France Digitale calls for a Data Act that matches its ambitions
France Digitale, the largest startup association in Europe, calls for a Data Act that matches its ambitions.
Paris, August 2022
On February 23, 2022 the European Commission presented its proposal for a Data Act, which, as part of the European Data Strategy, complements the Data Governance Act.
France Digitale welcomes a text that establishes horizontal rules for data sharing among companies, users and governments, including for the switching between cloud service providers. However, we draw the regulators’ attention to the lack of clarity of certain provisions as well as their overlap with other pieces of European legislation, which may make the implementation of the Data Act difficult.
For a Data Act that matches its ambitions, France Digitale recommends to:
A. Narrow down the scope of the proposal: the Data Act should only apply to raw data generated by a clearly defined category of “products”; the relation between products and “terminal equipment” under the e-Privacy Directive should be better specified.
B. Ensure consistency with the GDPR: the Data Act should allow for profiling and for the sharing of data by third parties with other third parties if: (1) one of the legal bases of the GDPR applies (2) privacy-enhancing technologies like pseudonymization are used.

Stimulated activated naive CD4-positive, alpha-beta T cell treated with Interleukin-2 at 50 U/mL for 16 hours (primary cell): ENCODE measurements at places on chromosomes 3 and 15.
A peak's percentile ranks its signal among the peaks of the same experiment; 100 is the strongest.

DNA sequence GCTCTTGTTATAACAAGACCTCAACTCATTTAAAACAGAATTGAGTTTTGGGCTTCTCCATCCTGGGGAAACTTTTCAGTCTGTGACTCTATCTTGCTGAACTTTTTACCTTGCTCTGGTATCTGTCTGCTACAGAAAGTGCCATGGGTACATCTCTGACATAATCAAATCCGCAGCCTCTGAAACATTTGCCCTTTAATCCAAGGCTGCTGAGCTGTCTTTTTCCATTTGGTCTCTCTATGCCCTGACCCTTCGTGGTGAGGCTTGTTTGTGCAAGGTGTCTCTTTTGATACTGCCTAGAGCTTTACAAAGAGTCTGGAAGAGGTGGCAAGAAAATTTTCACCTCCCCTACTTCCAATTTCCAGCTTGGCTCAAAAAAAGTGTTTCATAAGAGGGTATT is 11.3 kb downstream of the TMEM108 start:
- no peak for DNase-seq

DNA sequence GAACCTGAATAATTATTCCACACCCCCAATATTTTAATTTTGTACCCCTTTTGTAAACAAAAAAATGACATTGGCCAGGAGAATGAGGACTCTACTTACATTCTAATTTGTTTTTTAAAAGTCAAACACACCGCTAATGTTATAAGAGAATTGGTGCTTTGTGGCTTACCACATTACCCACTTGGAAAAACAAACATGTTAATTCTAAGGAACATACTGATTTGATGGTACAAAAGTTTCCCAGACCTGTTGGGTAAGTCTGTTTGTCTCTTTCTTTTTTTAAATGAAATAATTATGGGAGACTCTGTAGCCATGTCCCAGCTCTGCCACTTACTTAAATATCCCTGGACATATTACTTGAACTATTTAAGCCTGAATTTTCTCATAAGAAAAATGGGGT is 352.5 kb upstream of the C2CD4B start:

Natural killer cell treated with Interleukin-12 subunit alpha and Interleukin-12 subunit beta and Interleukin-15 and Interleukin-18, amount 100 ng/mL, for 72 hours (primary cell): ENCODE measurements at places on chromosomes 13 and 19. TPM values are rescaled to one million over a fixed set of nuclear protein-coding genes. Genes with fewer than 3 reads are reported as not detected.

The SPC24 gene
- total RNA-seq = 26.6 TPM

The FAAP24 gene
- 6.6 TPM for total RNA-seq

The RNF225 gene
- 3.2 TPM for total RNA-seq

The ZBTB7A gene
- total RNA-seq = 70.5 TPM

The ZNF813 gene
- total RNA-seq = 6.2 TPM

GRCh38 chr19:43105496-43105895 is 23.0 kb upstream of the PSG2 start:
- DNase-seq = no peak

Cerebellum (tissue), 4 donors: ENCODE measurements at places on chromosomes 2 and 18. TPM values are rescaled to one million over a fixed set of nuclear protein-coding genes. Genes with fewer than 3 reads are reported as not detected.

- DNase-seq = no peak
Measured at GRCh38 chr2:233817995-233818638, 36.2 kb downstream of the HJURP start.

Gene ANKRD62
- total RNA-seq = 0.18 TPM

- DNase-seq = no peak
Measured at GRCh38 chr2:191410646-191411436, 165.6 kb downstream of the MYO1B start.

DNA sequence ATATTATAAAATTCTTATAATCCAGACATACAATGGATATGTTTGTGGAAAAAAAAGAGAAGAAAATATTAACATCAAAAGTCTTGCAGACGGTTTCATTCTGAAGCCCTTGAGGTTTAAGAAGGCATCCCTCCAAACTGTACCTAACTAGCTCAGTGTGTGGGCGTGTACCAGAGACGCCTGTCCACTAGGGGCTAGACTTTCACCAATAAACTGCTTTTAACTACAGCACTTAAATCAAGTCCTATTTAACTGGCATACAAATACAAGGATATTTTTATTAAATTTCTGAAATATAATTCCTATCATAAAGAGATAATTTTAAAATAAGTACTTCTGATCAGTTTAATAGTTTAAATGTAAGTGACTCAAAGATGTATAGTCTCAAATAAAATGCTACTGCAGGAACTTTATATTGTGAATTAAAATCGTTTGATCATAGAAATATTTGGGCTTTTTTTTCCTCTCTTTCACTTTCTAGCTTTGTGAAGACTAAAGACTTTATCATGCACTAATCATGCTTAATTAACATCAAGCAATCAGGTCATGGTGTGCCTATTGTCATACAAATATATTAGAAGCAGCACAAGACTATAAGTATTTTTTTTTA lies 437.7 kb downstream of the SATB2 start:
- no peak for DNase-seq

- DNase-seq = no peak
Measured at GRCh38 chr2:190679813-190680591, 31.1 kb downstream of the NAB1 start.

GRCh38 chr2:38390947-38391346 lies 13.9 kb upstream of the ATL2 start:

C. Reinforce protection against unfair contractual clauses: the Data Act should protect all types of companies, and not just SMEs, from unfair contractual obligations; model contractual terms should follow Fair, Reasonable Non-Discriminatory (FRAND) principles.
D. Adjust B2G data sharing obligations: startups should only be obliged to share data, and especially trade secrets, with the public sector in a restricted set of “exceptional circumstances”, for very specific purposes and only with clearly detailed safeguards. Public sector bodies should ask for startups’ consent before sharing data with third parties like statistical offices.
E. Set short and clear deadlines for provisions related to cloud providers: the timeframe to remove switching charges should be reduced from 36 to 18 months, while the establishment of a monitoring body should take no longer than 6 months.
F. Allow for the free-flow of non-personal data across borders except when concrete risks to fundamental rights, national security, or the trade secrets are identified. Moreover, competent authorities should provide a “reasonable interpretation” of data access requests by third-country governments.
G. Encourage experimentation and collaboration: the EU should engage with open source communities to develop open interoperability standards and introduce sandboxes for the operators of Common European Data Spaces.
H. Ensure compensation for data sharing with third parties: The sui generis right protecting derived datasets should not be suspended.
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